I know that when I've given clothes away, I've occasionally had the mindset of "well, someone could fix this", or "well, even though it's not perfect, surely there's someone out there who would appreciate having something to wear."  The people who trained me kept pointing at the rows and rows of giant Gaylords full of clothes:  shipping is expensive, and nobody wants to pay to send damaged clothes overseas when there are so, so, so many boxes full of nice clothes to send.

I asked some of the teenagers working at the Quality table with me what this experience made them think about their own clothes: does this make them want more clothes?  Or fewer clothes?  They all were wide-eyed at the incredible excess, and said it made them want to have fewer clothes.   We were at the anti-Mall.

The rags weren't destined for trash, by the way:  they were still going to a marginally useful future.  They'd be torn up and turned into rags, sold (one person told me) for 10¢/ton.   If you care that your donated clothes will actually be useful, it's probably worth cleaning them and fixing buttons, but if that's impossible, the clothes are still probably worth donating rather than putting in landfills.  Bea of the Zero Waste Home recommends that if you have damaged clothing you want to give away, to clearly mark it as "rags".  I don't know if that actually works, but I think from now on, I'm going to try.

What happened after Quality Control?  My fellow QC'ers and I passed the clothes along to the next table--the sorting table--where the next round of volunteers sorted clothes into adult sized, child sized, winter ("Siberian winter", we were told, not "chilly African evening winter"), and a few other categories.  They passed clothes along to either the appropriate Gaylord or to the "adult" or "children" table.

The next table of volunteers "pre-folded" each piece of clothing once lengthwise, smoothing it out.  The last table was the skilled workers; they finished folding and packing the clothes into wooden boxes about the size of a hay bale.  This folding and packing was done very carefully so as to fill the box as completely as possible.  Because from there these hay-bale-shaped boxes went . . .

. . . to the baler.  Below there's a fuzzy picture of N-son working a manual fork-lift with pallets and boxes.  He, too, loved his job.  The balers would dump the packed clothes out of the wooden boxes into the baler machine, which would tie the clothes into a bale with just two plastic strips holding it all together.  This bale was wrapped in plastic sheeting for protection, labeled with contents, and stacked.  The minimal amount of packaging helps to keep shipping costs down.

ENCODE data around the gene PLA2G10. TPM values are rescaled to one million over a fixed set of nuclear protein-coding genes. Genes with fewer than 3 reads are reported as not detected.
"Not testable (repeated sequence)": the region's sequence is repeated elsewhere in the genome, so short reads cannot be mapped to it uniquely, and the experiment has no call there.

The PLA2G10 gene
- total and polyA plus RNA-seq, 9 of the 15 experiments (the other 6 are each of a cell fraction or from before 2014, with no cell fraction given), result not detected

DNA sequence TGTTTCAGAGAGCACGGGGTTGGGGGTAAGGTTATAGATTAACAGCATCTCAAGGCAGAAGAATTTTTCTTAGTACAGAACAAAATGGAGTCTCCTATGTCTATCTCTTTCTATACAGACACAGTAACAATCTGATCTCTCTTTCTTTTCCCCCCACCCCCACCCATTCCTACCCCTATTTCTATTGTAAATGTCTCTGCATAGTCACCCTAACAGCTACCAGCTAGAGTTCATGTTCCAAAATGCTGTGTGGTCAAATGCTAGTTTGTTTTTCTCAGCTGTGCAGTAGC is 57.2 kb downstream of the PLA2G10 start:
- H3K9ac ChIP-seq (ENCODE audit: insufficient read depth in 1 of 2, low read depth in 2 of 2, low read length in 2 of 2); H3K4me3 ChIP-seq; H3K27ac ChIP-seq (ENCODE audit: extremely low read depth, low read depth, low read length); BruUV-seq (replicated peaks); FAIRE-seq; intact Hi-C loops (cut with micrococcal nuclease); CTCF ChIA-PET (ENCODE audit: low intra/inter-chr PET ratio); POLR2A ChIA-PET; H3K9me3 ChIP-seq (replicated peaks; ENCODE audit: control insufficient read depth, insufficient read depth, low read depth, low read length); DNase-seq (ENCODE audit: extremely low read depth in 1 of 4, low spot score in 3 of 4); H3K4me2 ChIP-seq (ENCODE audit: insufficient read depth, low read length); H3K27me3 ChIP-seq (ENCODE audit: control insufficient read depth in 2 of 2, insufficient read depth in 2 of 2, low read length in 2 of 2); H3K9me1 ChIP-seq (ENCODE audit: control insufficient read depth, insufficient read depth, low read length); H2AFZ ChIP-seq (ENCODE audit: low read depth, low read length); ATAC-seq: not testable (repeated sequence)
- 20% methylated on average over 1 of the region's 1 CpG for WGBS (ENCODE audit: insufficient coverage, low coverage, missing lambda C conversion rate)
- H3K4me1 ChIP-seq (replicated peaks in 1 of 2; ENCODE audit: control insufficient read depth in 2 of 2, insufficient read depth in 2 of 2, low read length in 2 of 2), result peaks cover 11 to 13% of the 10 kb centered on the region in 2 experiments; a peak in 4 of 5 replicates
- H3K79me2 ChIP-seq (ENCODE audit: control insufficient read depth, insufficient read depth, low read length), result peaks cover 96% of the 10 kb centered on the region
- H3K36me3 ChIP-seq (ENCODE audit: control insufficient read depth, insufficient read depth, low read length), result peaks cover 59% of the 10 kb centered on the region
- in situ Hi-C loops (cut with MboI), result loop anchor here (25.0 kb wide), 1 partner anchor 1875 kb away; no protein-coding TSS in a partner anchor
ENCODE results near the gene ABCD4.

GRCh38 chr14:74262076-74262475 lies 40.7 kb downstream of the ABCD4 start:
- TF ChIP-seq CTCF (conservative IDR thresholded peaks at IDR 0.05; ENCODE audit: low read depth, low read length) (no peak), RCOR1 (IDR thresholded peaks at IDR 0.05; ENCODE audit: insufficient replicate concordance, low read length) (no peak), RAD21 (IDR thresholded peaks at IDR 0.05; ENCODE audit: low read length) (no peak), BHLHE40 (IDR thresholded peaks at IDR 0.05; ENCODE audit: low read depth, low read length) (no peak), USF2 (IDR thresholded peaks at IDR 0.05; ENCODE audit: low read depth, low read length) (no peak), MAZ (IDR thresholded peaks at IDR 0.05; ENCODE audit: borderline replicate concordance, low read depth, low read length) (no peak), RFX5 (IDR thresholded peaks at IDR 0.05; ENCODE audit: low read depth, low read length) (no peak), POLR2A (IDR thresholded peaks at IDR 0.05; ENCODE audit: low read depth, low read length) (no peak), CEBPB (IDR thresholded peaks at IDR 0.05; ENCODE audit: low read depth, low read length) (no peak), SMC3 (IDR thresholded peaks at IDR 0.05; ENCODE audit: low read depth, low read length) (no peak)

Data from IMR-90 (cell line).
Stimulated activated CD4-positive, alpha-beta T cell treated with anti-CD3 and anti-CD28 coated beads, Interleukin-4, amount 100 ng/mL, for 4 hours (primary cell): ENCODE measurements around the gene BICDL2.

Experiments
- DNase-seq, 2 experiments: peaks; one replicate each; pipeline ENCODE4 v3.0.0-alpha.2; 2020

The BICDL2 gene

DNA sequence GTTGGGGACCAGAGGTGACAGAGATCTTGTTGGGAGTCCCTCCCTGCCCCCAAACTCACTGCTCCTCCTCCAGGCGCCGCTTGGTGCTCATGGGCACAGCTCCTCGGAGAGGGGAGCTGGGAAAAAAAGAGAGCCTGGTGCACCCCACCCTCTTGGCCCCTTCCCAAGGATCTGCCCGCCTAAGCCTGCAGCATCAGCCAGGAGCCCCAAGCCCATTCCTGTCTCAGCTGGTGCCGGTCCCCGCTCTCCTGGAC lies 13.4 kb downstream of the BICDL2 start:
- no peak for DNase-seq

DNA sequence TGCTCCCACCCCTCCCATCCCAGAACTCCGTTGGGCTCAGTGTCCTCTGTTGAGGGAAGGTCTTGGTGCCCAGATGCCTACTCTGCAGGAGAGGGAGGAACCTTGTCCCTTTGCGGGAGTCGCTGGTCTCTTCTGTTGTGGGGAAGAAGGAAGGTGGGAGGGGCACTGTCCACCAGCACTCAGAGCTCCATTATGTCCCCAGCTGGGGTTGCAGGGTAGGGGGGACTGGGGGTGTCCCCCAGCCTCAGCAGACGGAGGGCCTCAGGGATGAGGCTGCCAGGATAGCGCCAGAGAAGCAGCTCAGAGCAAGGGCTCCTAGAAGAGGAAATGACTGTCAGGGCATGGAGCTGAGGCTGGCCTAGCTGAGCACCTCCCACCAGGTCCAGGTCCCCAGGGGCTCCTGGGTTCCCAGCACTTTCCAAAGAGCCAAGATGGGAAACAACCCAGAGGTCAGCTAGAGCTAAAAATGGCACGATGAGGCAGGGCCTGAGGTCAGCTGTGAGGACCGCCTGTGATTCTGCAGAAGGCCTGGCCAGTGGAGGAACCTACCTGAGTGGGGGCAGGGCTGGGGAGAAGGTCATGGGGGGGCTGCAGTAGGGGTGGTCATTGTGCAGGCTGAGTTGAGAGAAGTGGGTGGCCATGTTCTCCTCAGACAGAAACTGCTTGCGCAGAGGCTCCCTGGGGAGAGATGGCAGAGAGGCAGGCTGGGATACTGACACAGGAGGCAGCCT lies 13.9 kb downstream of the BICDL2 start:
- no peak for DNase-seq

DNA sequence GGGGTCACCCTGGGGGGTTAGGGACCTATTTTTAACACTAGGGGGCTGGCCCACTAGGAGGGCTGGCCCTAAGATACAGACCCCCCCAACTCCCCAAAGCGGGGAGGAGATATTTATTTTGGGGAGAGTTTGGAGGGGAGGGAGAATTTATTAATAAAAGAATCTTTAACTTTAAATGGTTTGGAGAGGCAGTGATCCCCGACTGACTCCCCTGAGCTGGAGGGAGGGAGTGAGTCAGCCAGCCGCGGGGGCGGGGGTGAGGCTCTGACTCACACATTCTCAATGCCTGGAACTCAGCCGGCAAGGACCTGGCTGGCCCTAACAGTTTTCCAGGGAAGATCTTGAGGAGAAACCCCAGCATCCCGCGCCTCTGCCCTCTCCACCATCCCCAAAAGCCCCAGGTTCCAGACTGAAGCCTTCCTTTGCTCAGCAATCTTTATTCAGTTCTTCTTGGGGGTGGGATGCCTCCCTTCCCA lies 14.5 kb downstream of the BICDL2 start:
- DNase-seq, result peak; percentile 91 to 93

What an experience this was!  We were surrounded:  surrounded by things, surrounded by hundreds of volunteers, and constantly being reminded that somewhere outside the walls of this warehouse we were in a world with almost 20 million refugees.    So much, and yet not enough.  


  1. Wow! What a great volunteer opportunity. Thanks for sharing; I love knowing what happens to donations.

  2. There's a thrift store up in the Twin Cities that takes bags marked "rags" for rag bundle selling. We keep a bag in our trunk to throw rag stuff into, and we drop it off periodically when we're up there running errands/ having a date night. It's a great place to put pants where the cuffs got frayed or the fabric wore through in one spot.

    We really do have a lot of clothes in this country, don't we? I rarely buy clothes, and yet I somehow still have more than enough. And with having a little one, the astounding amount of hand me downs is insane. I actively pass on clothes to other people on a regular basis.

  3. Penn, what thrift store in the Twin Cities? I need to know!

  4. What a wonderful volunteer experience with kids. also noticed many white-haired ladies in your photos, God bless them and your lovely family.

  5. It's awesome that the non-profit takes care of the dignity of the receiver, by removing clothes with tears, stains or rips.

    It looks to me that a lot of American moms wouldn't mind buying slightly stained clothes, for much more than ten cents a ton though...